After a standing moment of silence to remember both the destruction of Solomon’s Temple and the atrocity of African slavery, Rabbi Yeshurun chants the El Molay Rachamim. He begins in Hebrew, but continues in English, the first and likely only time I will hear it this way. And rather than the six million, he invokes “the 100 million who passed through the Middle Passage” - the long, middle leg of the Europe-to-Africa-to-America slave trade route - an untold number of whom “may have been Israelites.”
Lady Ann Dunbar then presents her lecture on the “Psychosocial Effects of Slavery.” She opens by pointing out that the first African slaves arrived in New Amsterdam in 1626, just two decades before the first Jewish refugees from Brazil. “And so the marriage begins,” she says.
After Student Rabbi Memelik reads aloud a few haunting facts and accounts of the African slave trade, the congregation rises as Rabbi Yeshurun reads loudly from Deuteronomy, Chapter 28. To everyone in the room, it is clear that the Torah predicted the Middle Passage, or at least warned against it. “He will put a yoke of iron upon thy neck…” he intones, and points to the poster pinned to the podium: A 19th century daguerreotype of a slave on an auction block, his hands and legs chained, a large iron yoke around his neck.
Yet the ceremony itself is uplifting, really a symbolic display not unlike a Passover table. There are four colored candles, each representing an attribute of nature, and a Seder-plate-inspired selection of seven foods: bread, rice, fish, corn, boiled egg, parsley, and water, signifying everything from sustenance to the bitterness of 400 years of slavery.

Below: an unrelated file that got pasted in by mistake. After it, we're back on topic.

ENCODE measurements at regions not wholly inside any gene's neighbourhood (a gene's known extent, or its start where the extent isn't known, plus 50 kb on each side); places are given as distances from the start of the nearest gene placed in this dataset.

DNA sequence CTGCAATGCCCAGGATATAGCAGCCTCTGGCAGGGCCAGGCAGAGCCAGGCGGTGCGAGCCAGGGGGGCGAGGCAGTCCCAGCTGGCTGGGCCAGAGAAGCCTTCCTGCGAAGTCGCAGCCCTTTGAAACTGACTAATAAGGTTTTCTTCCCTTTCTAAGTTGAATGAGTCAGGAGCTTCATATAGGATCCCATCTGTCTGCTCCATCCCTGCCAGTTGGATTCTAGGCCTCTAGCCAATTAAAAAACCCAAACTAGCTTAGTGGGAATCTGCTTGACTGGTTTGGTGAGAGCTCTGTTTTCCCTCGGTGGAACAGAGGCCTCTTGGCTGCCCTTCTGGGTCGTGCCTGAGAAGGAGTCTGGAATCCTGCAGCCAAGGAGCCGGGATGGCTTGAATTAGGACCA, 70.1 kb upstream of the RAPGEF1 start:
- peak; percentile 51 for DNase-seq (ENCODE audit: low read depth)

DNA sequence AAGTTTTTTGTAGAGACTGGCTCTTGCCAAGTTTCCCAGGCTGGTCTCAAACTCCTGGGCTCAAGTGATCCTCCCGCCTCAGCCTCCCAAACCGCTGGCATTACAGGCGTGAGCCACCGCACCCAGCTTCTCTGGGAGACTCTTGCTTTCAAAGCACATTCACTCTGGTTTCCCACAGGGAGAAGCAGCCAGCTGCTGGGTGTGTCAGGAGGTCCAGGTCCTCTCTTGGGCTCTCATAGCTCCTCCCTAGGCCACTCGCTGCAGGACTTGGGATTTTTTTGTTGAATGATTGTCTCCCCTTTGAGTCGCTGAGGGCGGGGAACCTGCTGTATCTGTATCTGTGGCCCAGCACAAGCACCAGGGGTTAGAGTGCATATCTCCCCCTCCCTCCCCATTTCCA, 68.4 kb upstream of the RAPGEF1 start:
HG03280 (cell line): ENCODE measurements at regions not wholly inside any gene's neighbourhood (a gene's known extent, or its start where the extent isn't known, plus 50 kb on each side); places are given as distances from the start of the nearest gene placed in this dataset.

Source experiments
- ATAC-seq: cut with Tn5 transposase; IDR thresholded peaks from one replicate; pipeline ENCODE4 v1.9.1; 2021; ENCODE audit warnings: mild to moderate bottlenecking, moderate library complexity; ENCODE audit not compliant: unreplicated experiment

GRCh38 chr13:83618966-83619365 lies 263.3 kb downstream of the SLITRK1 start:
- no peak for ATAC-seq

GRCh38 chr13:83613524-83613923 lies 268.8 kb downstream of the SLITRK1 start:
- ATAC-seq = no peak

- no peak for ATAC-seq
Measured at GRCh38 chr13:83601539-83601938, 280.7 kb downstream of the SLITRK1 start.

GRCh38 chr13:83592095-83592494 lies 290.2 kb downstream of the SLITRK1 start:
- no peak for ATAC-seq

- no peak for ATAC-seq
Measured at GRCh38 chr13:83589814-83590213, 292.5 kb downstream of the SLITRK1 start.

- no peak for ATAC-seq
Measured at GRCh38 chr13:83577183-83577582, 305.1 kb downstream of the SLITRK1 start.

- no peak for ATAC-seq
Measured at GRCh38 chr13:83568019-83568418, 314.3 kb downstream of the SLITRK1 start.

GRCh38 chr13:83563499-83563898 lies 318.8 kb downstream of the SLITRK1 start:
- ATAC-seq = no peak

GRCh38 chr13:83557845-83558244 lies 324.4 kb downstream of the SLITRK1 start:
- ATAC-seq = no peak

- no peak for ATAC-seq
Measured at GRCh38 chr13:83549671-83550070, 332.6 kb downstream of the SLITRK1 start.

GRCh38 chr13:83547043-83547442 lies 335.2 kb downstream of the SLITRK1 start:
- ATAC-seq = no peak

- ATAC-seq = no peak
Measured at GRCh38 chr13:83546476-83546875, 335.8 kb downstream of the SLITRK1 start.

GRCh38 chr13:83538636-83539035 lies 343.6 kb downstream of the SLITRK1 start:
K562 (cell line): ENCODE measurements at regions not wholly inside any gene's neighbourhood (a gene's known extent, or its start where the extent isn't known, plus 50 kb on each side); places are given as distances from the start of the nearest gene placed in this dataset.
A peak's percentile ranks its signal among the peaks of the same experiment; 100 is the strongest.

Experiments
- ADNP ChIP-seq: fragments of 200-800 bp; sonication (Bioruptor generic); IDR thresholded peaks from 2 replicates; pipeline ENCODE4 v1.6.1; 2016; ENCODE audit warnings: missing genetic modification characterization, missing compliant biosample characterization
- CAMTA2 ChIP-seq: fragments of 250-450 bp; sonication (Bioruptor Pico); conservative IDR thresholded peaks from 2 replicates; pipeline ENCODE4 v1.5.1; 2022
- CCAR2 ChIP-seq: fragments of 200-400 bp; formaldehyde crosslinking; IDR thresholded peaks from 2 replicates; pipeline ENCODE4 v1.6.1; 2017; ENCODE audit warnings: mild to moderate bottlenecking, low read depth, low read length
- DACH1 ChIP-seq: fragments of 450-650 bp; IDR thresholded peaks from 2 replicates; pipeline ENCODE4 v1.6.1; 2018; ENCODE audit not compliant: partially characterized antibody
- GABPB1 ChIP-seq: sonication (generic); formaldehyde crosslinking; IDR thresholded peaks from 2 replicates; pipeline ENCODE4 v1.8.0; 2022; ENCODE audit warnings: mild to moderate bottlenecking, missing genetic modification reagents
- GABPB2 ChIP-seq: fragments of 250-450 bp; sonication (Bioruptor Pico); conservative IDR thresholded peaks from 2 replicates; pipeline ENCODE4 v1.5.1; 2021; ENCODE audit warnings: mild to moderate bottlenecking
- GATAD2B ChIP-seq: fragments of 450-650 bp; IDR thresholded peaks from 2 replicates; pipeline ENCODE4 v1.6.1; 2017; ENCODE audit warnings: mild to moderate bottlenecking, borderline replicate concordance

“But 400 years can’t take away 40,000 years,” Rabbi Eliyahu exclaims. The point, he says, is to move forward from an enslaved mentality, to cast off that “chain on the brain.” Judaism, he declares, is the answer. “The Torah has the key to unraveling these problems,” he exclaims, eyes wide. “And we even heard it in this week’s Haftarah, remember? ‘Comfort ye, comfort ye, give comfort to my people…proclaim that their service is at an end!’ Isaiah said that. It’s all about moving on!” The woman next to me nods vigorously as she finds the passage in a chumash.
And so what began as a solemn evening culminates in something of a celebration - or rather, a Kiddush, as Rabbi Levy leads everyone in Hamotzi before volunteers pass out prepared meals consisting of all the ingredients mentioned in the ceremony. Arriving as strangers, we leave feeling just a little bit like guests of honor. “Remember, Torah is what it’s about and you all are the custodians of the Torah,” Rabbi Eliyahu tells me. “You kept it for 3,000 years. I tell my people to think about that. If it weren’t for you, we never would have been able to discover it.”